Hofstra Law Review


Many capital defendants are foreign nationals; their representation both presents special challenges and offers special opportunities. In accordance with the ABA's Guidelines for the Appointment and Performance of Defense Counsel in Death Penalty Cases reprinted in 31 Hofstra L. Rev. 913 (2003) and the Supplementary Guidelines that are the subject of this issue, competent counsel must handle both effectively. Our article provides a detailed primer for accomplishing this.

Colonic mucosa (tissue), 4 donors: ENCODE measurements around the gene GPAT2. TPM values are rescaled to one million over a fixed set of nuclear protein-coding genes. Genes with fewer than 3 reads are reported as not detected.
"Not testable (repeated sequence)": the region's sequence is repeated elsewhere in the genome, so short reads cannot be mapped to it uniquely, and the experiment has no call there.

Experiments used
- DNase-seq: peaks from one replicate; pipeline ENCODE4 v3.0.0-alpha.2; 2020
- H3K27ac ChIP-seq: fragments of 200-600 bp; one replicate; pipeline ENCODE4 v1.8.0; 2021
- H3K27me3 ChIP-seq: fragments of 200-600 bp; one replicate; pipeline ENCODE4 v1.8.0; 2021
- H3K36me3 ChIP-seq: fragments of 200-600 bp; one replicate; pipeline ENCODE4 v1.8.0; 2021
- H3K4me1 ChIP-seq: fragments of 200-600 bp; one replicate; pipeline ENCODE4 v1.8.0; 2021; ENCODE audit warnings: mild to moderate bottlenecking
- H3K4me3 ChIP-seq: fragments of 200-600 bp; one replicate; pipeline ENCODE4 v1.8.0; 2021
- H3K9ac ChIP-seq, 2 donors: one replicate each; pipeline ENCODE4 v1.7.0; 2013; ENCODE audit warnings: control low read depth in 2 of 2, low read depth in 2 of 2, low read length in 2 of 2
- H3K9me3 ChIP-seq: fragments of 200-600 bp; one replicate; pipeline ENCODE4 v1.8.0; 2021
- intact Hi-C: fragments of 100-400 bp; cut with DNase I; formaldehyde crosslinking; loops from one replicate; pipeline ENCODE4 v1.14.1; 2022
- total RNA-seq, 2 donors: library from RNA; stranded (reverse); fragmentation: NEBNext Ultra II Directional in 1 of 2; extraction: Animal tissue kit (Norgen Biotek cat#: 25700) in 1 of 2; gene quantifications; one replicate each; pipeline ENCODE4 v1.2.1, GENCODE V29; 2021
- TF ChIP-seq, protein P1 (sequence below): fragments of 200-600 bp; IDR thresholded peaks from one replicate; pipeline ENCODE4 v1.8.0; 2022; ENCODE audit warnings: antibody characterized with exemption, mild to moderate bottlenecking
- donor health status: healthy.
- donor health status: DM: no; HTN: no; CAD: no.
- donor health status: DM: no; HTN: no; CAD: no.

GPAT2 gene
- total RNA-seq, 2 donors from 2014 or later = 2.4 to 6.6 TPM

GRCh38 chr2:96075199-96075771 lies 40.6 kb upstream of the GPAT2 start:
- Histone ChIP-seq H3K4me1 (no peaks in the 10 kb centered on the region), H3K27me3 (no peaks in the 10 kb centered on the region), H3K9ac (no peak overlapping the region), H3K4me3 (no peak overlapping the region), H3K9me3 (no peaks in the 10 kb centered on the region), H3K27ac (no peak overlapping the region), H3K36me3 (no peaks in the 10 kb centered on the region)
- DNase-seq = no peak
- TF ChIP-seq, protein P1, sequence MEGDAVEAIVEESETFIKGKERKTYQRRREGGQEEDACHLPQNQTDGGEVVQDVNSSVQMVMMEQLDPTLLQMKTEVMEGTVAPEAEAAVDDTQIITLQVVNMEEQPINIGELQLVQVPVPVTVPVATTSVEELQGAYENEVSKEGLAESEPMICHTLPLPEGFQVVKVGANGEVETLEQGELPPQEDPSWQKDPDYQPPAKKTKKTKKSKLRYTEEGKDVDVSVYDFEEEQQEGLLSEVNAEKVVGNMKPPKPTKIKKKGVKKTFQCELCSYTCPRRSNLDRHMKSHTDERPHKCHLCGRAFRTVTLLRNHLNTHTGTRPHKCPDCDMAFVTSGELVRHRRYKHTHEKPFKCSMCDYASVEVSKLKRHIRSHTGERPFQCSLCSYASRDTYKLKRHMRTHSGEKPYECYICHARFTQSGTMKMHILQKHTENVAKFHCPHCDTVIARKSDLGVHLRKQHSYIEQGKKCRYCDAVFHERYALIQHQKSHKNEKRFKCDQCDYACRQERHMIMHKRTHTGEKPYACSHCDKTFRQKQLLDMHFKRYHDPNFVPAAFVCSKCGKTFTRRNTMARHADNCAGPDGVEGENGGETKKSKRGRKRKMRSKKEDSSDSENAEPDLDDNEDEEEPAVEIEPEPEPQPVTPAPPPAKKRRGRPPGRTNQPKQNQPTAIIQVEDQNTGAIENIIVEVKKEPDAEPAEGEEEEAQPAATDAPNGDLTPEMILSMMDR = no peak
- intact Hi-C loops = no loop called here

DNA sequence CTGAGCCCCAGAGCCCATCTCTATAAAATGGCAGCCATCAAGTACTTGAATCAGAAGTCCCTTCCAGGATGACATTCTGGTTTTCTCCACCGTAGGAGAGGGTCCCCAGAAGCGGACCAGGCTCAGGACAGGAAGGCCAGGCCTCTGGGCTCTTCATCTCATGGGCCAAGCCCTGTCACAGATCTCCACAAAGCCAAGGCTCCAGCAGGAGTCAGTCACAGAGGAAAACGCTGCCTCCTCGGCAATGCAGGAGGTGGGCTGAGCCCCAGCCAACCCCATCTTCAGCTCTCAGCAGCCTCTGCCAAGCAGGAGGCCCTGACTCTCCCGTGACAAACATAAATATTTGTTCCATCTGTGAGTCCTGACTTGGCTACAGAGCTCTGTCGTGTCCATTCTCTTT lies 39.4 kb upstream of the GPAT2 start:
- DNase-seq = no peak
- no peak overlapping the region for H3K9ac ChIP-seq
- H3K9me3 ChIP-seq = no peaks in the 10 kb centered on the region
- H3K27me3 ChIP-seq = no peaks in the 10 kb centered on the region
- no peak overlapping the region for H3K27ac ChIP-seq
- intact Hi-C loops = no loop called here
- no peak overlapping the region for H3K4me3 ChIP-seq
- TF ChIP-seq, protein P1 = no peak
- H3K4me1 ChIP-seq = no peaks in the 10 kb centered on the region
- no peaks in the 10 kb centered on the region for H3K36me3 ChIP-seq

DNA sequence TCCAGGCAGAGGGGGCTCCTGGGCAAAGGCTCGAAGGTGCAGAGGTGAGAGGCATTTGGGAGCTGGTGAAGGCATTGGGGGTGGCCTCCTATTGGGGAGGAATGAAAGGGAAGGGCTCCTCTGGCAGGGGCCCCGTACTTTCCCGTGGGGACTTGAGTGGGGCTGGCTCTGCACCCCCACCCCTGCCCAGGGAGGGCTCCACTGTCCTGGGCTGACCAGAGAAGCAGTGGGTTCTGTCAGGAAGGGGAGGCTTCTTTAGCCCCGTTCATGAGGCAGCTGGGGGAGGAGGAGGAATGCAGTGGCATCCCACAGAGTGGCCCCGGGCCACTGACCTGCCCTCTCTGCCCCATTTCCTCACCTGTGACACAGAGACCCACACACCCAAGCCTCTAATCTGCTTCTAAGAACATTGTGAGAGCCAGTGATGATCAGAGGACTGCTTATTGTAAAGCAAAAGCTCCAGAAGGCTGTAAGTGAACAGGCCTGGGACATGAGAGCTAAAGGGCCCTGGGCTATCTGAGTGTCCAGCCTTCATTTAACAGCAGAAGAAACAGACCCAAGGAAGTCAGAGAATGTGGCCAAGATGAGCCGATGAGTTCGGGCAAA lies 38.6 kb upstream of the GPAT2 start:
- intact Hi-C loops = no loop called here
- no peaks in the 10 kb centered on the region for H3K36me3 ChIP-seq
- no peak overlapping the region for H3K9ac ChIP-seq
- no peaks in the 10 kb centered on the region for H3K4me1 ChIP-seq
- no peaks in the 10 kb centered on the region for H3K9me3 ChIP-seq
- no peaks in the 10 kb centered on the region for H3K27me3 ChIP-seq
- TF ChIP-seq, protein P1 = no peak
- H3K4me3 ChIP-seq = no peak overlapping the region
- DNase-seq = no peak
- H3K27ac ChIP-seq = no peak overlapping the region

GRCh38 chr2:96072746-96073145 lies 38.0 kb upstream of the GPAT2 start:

A foreign country may acknowledge a person as a national on a basis that is not intuitively obvious to American counsel. If so, the person may be entitled to rights under both bilateral and multilateral treaties. In any event, conducting a mitigation investigation abroad will surely pose unique logistical difficulties, ones which the agencies responsible for defense funding will have to acknowledge. But it may benefit from the unique resources that foreign governments will provide if - but only if - counsel discharge the established duty of identifying and exploiting those resources. Having done so, counsel need to integrate the results of the investigation into a narrative that enables decisionmakers to comprehend the impact of the client's foreign background on the course of his life.

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